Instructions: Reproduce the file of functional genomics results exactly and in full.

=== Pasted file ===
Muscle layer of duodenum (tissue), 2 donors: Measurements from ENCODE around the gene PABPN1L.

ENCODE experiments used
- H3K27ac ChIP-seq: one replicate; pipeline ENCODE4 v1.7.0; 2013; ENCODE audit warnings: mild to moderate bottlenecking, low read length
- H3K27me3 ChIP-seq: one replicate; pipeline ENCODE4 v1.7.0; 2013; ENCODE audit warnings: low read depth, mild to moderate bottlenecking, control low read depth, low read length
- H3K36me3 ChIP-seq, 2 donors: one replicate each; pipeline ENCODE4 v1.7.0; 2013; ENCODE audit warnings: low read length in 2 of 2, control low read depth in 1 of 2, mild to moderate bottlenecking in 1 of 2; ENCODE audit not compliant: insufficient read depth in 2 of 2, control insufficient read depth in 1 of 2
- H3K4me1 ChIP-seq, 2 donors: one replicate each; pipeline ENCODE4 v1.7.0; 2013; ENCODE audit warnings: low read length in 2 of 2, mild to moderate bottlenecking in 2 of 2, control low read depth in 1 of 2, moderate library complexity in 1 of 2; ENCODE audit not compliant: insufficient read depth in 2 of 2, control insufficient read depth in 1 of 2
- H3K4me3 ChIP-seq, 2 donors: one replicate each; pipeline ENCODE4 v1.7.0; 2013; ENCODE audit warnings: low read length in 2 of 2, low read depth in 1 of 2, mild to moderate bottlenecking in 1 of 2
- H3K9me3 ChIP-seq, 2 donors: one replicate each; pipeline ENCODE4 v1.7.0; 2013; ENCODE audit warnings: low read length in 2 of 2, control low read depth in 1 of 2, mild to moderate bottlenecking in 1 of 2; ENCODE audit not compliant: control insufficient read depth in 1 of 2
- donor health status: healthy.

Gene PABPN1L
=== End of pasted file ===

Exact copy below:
Muscle layer of duodenum (tissue), 2 donors: Measurements from ENCODE around the gene PABPN1L.

ENCODE experiments used
- H3K27ac ChIP-seq: one replicate; pipeline ENCODE4 v1.7.0; 2013; ENCODE audit warnings: mild to moderate bottlenecking, low read length
- H3K27me3 ChIP-seq: one replicate; pipeline ENCODE4 v1.7.0; 2013; ENCODE audit warnings: low read depth, mild to moderate bottlenecking, control low read depth, low read length
- H3K36me3 ChIP-seq, 2 donors: one replicate each; pipeline ENCODE4 v1.7.0; 2013; ENCODE audit warnings: low read length in 2 of 2, control low read depth in 1 of 2, mild to moderate bottlenecking in 1 of 2; ENCODE audit not compliant: insufficient read depth in 2 of 2, control insufficient read depth in 1 of 2
- H3K4me1 ChIP-seq, 2 donors: one replicate each; pipeline ENCODE4 v1.7.0; 2013; ENCODE audit warnings: low read length in 2 of 2, mild to moderate bottlenecking in 2 of 2, control low read depth in 1 of 2, moderate library complexity in 1 of 2; ENCODE audit not compliant: insufficient read depth in 2 of 2, control insufficient read depth in 1 of 2
- H3K4me3 ChIP-seq, 2 donors: one replicate each; pipeline ENCODE4 v1.7.0; 2013; ENCODE audit warnings: low read length in 2 of 2, low read depth in 1 of 2, mild to moderate bottlenecking in 1 of 2
- H3K9me3 ChIP-seq, 2 donors: one replicate each; pipeline ENCODE4 v1.7.0; 2013; ENCODE audit warnings: low read length in 2 of 2, control low read depth in 1 of 2, mild to moderate bottlenecking in 1 of 2; ENCODE audit not compliant: control insufficient read depth in 1 of 2
- donor health status: healthy.

Gene PABPN1L